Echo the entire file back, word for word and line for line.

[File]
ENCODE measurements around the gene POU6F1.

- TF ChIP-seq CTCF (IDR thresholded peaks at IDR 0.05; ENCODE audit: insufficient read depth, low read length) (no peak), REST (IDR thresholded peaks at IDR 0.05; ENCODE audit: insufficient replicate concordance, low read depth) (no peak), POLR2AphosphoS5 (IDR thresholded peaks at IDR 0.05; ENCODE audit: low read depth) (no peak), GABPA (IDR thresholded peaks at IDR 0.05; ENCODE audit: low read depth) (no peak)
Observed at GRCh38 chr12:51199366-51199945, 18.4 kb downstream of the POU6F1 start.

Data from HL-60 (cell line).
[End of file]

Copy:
ENCODE measurements around the gene POU6F1.

- TF ChIP-seq CTCF (IDR thresholded peaks at IDR 0.05; ENCODE audit: insufficient read depth, low read length) (no peak), REST (IDR thresholded peaks at IDR 0.05; ENCODE audit: insufficient replicate concordance, low read depth) (no peak), POLR2AphosphoS5 (IDR thresholded peaks at IDR 0.05; ENCODE audit: low read depth) (no peak), GABPA (IDR thresholded peaks at IDR 0.05; ENCODE audit: low read depth) (no peak)
Observed at GRCh38 chr12:51199366-51199945, 18.4 kb downstream of the POU6F1 start.

Data from HL-60 (cell line).